A Perth woman has revealed the emotional story used by scammers that duped her out of thousands of dollars while she tried to buy a car on Facebook Marketplace.
Violet Saxton paid $4550 for a vehicle she never received and now believes did not actually exist, after coming across an online ad for a Mazda 3 last October.
WATCH THE VIDEO ABOVE: Perth woman scammed in car sale rort on Facebook Marketplace.
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Having searched for that model for a month, the primary school worker sent a message to the seller asking if it was still available.
In follow-up exchanges, Saxton was told the car had been listed on behalf of her niece who had moved to Darwin with her two children after the death of her husband.
Saxton said she was supplied with plenty of information about the car and several photos, and soon agreed to make the purchase – without seeing it in person.
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The car hunter was sent a document asking for her identification and a selfie, which she handed over – along with the money.
The next day she was shocked by a request for an additional $2000 fee to have the car delivered from the NT capital, a 3800-kilometre journey by road.
The alarm bells began to blast and she “cottoned on” that she had been taken for a ride.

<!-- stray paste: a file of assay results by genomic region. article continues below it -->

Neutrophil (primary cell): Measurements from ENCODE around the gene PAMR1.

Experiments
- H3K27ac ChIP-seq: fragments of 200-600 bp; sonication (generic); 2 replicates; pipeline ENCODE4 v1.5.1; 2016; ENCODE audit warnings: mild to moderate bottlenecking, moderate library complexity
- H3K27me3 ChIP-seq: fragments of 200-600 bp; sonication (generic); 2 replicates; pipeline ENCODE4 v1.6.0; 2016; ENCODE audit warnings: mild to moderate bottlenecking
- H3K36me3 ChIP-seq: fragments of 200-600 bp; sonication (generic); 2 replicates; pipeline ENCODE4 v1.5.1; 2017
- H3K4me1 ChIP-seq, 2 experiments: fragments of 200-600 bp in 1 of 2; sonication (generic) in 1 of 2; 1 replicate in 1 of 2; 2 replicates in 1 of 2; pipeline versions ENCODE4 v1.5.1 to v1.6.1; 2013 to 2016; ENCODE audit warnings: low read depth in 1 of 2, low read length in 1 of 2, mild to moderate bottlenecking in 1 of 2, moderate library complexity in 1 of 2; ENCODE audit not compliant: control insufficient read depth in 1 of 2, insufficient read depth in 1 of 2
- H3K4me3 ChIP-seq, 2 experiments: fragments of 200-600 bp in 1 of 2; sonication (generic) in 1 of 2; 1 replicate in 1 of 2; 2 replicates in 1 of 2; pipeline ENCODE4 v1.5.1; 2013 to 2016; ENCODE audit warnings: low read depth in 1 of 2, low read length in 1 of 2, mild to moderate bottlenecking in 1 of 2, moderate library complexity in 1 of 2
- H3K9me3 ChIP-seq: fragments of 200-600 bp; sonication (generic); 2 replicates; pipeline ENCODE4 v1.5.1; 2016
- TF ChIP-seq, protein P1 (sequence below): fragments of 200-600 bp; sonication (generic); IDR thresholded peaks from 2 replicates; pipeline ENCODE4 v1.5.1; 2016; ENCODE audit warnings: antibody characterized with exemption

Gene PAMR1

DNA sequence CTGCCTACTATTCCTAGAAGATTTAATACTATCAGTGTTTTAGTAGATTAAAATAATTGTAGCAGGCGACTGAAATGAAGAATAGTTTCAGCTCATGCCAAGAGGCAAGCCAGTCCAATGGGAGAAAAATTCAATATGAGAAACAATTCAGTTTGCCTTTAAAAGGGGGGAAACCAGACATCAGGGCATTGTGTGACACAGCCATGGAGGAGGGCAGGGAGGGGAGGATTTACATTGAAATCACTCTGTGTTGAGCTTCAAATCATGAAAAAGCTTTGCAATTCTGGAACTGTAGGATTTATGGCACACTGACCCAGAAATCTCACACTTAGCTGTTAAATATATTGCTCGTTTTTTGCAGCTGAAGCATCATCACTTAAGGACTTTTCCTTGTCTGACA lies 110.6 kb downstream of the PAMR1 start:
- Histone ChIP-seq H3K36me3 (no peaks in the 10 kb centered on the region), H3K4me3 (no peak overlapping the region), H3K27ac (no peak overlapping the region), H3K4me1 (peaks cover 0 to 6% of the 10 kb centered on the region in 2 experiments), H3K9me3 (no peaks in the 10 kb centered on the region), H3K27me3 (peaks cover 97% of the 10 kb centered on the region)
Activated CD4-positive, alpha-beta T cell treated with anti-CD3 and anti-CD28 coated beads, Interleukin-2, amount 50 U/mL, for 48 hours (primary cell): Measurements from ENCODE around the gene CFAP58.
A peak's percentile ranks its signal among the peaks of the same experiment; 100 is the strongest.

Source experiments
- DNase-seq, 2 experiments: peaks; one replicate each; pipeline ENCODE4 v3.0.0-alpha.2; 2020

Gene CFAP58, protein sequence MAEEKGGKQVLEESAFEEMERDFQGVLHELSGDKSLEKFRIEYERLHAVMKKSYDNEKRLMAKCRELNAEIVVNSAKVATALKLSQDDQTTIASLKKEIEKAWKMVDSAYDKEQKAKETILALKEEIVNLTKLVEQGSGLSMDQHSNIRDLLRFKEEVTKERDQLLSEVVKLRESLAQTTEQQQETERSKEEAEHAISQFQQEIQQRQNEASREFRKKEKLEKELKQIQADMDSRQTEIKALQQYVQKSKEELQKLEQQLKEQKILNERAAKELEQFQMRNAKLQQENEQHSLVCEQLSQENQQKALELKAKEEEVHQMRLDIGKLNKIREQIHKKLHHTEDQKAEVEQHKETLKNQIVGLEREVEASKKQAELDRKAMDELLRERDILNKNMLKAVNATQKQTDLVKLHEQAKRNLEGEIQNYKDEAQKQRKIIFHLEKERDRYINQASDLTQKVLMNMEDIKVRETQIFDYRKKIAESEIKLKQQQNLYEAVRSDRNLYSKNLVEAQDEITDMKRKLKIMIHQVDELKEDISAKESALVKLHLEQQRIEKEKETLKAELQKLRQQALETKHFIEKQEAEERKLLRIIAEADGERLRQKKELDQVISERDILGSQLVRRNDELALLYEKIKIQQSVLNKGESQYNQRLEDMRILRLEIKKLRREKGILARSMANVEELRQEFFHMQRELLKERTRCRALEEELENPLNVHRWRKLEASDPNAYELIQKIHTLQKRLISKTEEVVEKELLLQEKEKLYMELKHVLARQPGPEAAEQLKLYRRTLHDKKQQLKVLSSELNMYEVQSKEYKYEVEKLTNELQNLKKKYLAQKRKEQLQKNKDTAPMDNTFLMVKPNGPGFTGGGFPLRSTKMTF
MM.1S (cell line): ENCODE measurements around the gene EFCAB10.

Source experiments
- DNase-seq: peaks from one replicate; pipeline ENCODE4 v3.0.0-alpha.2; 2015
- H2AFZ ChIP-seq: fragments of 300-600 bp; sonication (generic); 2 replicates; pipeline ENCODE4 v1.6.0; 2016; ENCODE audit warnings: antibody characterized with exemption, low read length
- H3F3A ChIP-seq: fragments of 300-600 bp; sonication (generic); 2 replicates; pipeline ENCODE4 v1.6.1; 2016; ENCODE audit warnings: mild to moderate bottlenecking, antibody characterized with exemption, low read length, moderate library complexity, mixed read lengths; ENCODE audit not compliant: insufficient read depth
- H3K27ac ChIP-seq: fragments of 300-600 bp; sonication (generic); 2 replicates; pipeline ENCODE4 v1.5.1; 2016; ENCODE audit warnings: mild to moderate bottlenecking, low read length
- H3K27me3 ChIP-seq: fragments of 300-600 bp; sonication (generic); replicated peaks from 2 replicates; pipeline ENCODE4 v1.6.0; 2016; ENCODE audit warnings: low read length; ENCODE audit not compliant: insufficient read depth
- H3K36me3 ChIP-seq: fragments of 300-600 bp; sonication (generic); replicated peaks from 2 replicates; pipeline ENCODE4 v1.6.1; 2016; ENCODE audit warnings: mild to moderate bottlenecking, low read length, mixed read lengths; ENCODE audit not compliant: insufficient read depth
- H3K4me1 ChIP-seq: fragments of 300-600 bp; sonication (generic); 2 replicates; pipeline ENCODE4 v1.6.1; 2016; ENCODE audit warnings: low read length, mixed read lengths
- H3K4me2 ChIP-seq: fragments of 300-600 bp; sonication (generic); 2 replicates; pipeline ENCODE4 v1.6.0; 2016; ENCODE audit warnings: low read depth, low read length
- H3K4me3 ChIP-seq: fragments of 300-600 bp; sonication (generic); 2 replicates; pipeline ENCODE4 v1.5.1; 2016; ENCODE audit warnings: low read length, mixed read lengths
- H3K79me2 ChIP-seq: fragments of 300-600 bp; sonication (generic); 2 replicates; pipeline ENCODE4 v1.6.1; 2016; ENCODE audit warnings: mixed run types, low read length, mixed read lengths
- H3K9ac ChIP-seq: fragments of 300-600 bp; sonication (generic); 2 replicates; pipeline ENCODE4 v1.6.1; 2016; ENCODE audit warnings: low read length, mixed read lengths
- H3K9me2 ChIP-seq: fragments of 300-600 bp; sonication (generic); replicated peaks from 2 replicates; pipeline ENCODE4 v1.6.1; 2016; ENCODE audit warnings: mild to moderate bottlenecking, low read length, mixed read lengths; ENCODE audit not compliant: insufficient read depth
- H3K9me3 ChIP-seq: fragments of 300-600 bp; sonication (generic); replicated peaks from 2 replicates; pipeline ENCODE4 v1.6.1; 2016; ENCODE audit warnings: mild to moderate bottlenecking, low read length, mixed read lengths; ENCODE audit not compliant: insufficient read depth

Saxton’s first moves were to contact the authorities and race to her bank, but it was too late.
“The transaction was pending, I tried to get it stopped, but turned out they couldn’t be stopped,” she said.
“The money got transferred to Bitcoin straight away, so it couldn’t be traced. So I lost $4550.”
Violet Saxton. Credit: 7NEWS
Saxton, who was also unsure if her identity had been stolen, is one of close to 300 victims scammed while trying to buy a car online in the COVID and post-pandemic sales boom.
Lost deposits total hundreds of thousands of dollars.
To better protect online buyers in WA – where 70 per cent of used cars are sold via private sales – Consumer Protection has launched a new safety checklist that comes with a guide on how to inspect for damage, encourages independent mechanic inspections and offers a link to a security check for $2.
Dealers are in the sights of the WA Government too, with planned legislative changes to force motor vehicle dealers to make it clear if a car under 15 years old is a repairable write-off.
Consumer Protection has released an easy-to-follow used car buyer’s checklist to ensure buyers aren’t taken for a ride when purchasing a second-hand car. Credit: 7NEWS
Repairable write-offs are cars that have been repaired but still need to pass a roadworthiness check before they can return to the streets.
The new regulations will include a $2,000 penalty to dealers who don’t comply, while false or misleading statements on sale forms displayed on the car will draw a fine of $5,000.
“These new regulations and the release of the used car buyer’s checklist will bring some peace of mind to buyers in Western Australia who are looking for a used car that is safe, roadworthy and reliable,” Commerce Minister Sue Ellery said.
“Prospective used car buyers are strongly encouraged to do a $2 PPSR check using the VIN number found in the owner’s manual before purchasing a used car to avoid buying a repairable write-off, a vehicle that is stolen, or that has finance owing.”
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